Every night, at least 35,000 Canadians sleep on the streets, in an emergency shelter or in temporary accommodations. Thousands more live in precarious situations, at risk for homelessness. That is just not right!
In Toronto, seven Salvation Army shelter and support services—Maxwell Meighen Centre, New Hope Leslieville, The Gateway, Florence Booth House, Evangeline Residence, Islington Seniors’ Shelter and Booth Supportive Services—offer an open door, welcome and support to people in crisis. Recently integrated as Toronto Housing and Homeless Supports, these locations meet basic needs for food, shelter and clothing, as well as provide pastoral care, addictions counselling, housing help and community follow-up support.
Our unified vision for the work of Housing and Homeless Supports is summed up under the acronym H.O.M.E.:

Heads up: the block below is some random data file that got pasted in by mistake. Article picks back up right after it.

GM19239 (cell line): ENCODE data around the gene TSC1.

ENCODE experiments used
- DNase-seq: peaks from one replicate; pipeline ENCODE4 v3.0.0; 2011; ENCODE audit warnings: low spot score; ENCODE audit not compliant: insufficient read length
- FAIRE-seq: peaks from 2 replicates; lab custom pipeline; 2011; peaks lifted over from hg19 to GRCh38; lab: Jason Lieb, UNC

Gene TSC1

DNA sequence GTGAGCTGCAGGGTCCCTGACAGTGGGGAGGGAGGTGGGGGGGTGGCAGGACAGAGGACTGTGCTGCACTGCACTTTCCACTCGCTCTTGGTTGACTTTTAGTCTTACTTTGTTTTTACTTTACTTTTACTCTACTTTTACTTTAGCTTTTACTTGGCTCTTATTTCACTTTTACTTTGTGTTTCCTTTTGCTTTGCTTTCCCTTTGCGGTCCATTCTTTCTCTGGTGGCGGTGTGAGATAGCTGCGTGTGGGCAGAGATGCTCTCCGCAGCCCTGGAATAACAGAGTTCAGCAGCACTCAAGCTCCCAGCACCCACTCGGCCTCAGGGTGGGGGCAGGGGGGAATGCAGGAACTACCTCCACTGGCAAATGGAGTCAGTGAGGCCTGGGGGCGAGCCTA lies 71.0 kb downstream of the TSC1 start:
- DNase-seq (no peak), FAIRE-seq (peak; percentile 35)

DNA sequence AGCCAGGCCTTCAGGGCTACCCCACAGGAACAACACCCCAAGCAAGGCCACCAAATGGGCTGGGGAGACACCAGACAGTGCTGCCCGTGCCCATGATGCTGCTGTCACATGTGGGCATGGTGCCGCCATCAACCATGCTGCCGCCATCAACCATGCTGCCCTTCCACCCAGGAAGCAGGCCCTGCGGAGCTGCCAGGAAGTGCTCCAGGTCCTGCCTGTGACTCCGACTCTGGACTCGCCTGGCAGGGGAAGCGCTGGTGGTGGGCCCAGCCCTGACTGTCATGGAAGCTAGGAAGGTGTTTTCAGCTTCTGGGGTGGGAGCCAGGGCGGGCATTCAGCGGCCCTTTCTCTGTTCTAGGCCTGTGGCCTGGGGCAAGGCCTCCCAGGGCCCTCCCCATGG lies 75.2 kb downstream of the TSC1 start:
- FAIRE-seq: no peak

We do all that we can to find appropriate, affordable housing for the people we encounter each day. The biggest issue on this front is that there is simply not enough housing to go round. Waiting lists in Toronto are often 10 years long. This makes our task very difficult. However, we find housing for about 200 of our shelter residents each year. It’s important to note that ‘housing’ is only a piece of our bigger desire to help people find a “home”.
Our two main outcomes are i. getting people housed and ii. keeping people housed. This involves many levels of needed expertise around addictions, mental health, trauma counselling, spiritual care, and services and programs in general.
We are prioritizing our need to keep the focus of all that we do on our mission. All staff are formally trained in what our Salvation Army mission and core values are so as to have the DNA of The Salvation Army front and centre in all of our work.
We want to lead the way in creative, innovative approaches to this immense problem of homelessness in a way that demonstrates our desire to do the work as well as possible.